The New York Times is like the prom queen of the media industry: Everyone's interested in it, and everyone loves to put it down. In addition to the blogs that rip apart the Times' news stories and food reviews, there's the deliciously vicious Veiled Conceit (veiledconceit.com), whose only mission is to mock the blue bloods in the Sunday Times' "Weddings and Celebrations" section.
Veiled Conceit dissects the wedding notices for comic potential, seizing on vague mentions of hospital visits, lost weekends and short engagements to concoct hilarious back stories about the lives of the privileged. One of its finest features is "The WASP's Nest," which imagines the awkward dialogue between several recently profiled couples who meet for a fictional brunch.
Snatching laurels from the upper crust and turning them into folly, Veiled Conceit plays a sort of waggish Robin Hood, crusading for the cause of keepin' it real.
Zach Miller, 27 and the creator of Veiled Conceit, is a former New Yorker who moved to Chicago last year. He can't reveal his occupation because his employer prohibits blogging, but he says he doesn't work in the media. I read your blog but not the Times' wedding notices. Is that wrong?
A lot of people do that. I think there are two camps: the people who come because they always read the announcements, and the people who just find the blog funny.
Why do you find the Weddings section amusing?
Because of the superficiality and the excess of the announcements. Some of these people, with their mutated genetic histories, are, by definition, absurd. Also, the nature of the announcement itself is that they identify only the superficial things that aren't meaningful. Like if you say that someone studied at Oxford, you're supposed to think a certain way about a person.
Are some people harder to make fun of than others?
One thing I didn't anticipate is that there have been some major re-orientations of the type of couples they select. They are trying to make it more accessible for people who aren't rock stars or the Vanderbilts. It gets especially difficult in the winter months.
Because the winter people are rather normal and approachable. There aren't as many society people who are having an outdoor wedding on their parents' estate or at a rented place in the Hamptons. When it's warmer, the elite come out of the woodwork.
How does a person get into the Weddings section?
You apply, and the Times has firm rules for being picked. The one noteworthy requirement for photos is that the eyebrows must be aligned, and it's funny to see the photos where people have clearly gone to a lot of trouble to make that happen.
So people who apply are kind of vain?
Yeah. Sometimes I feel bad and question the value of this blog, but then I remember that they did apply, after all. I try to keep it at a schoolyard level of teasing and not impugn something that would be really meaningful to someone - unless a person is particularly loathsome.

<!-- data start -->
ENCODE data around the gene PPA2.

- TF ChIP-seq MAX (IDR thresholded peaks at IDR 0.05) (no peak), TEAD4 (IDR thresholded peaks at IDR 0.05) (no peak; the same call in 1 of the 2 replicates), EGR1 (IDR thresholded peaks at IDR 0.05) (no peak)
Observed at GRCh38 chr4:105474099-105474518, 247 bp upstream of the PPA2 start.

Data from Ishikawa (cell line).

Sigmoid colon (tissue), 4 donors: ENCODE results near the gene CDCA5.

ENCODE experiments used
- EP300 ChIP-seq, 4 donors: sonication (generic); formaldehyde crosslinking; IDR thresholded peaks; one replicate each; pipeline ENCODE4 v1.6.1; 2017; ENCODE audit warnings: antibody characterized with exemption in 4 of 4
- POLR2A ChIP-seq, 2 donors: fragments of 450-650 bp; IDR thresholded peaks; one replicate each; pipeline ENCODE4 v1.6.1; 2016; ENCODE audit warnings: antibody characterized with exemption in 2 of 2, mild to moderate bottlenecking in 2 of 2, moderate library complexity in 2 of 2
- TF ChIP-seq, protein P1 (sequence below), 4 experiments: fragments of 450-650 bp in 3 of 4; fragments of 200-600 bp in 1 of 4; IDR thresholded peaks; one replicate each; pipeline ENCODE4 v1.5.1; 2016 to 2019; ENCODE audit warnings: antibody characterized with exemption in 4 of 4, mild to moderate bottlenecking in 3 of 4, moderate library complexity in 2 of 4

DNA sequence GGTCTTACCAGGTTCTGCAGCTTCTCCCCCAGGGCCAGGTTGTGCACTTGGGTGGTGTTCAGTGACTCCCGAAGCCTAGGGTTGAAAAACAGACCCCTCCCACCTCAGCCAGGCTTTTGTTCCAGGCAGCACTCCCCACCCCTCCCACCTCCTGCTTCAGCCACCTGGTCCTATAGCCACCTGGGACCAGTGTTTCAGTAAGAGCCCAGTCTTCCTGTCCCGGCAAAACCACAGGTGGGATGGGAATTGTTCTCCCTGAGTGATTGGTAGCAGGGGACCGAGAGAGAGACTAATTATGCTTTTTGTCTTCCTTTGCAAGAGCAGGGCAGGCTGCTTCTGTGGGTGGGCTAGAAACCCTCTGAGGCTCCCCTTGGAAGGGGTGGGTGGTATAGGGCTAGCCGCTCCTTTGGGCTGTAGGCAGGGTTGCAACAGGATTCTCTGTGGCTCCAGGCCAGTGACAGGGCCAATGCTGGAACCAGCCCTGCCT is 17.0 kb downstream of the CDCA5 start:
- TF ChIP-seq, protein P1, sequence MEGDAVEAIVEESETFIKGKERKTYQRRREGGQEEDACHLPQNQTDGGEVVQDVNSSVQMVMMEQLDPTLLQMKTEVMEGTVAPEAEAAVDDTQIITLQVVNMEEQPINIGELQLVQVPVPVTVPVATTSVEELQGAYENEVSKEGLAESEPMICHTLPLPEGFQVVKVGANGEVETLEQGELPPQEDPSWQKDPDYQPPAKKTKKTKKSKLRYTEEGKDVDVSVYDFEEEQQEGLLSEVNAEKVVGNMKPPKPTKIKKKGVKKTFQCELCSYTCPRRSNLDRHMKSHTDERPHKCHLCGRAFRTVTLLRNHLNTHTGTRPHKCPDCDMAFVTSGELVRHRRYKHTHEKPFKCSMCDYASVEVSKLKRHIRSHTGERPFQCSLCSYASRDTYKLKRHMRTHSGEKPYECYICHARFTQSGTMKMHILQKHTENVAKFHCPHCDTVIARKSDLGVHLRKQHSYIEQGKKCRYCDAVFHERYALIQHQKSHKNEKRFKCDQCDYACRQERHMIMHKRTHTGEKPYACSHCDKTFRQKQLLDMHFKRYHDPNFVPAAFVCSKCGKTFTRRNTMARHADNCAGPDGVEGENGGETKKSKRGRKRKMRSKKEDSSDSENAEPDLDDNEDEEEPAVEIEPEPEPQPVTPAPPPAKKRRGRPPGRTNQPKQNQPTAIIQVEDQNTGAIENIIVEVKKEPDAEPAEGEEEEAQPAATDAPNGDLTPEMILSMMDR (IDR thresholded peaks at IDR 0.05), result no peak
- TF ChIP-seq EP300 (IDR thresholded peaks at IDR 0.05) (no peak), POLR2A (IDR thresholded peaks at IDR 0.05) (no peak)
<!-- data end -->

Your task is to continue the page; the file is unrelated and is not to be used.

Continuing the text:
Who's someone that was loathsome?
There was a guy who played guitar and sang a song he wrote for his bride called "I Didn't Count on Crazy." He was bad.
Have any of your subjects ever written you?
Yes. Generally, they are very good-humored. Sometimes they'll answer a rhetorical question I asked in a post. The few who complained said they got teased at work, so I took the post down. As soon as I did, they were very kind about it, which maybe says something about my uninformed judgment of these people.
Does the Times know about your blog?
I'm sure they do, but they've never contacted me. I think the Style section editors want to stay in their citadel. They are intentionally cloaked in obscurity.
Do you have any other blogs?
No, but I did have an April Fool's Day joke plan to make one called "The O-beyatch-uaries," where I would make fun of the obits. The idea is I'd write a fake obit and then skewer it. But I totally forgot to do it. Maybe next year.
What's your writing background?
I've done a lot of writing through school, but I've never tried to be published or write for a magazine. But I write pretty good e-mails to my friends.
In a word:Sardonic
E-candy for:People who weren't in the popular group in high school
In sum:Blog lampoons The New York Times Weddings/Celebrations section and the couples featured there
This blog as a person:High-society skeptic Oscar Wilde
Sample topics:Limericks written in honor of a new bride whose name is Ling-Ling Hu Ingerick. A fictional brunch conversation between a gay couple, a white-bread couple, a humorless academic couple and a regular couple, all recently featured in the Times.
Classic post:"Despite her resemblance to Jasmine Guy, both the bride and groom seem like perfectly reasonable, nice, and normal people. This being said, his pointy sideburns are relentless and jarring, almost taunting you as they cling to his head like the talons of some prehistoric 'carefully tousled hair' bird." (Jan. 4, 2006)
Updates:Once or twice a week
Writing:Smart and totally hilarious (and occasionally profane)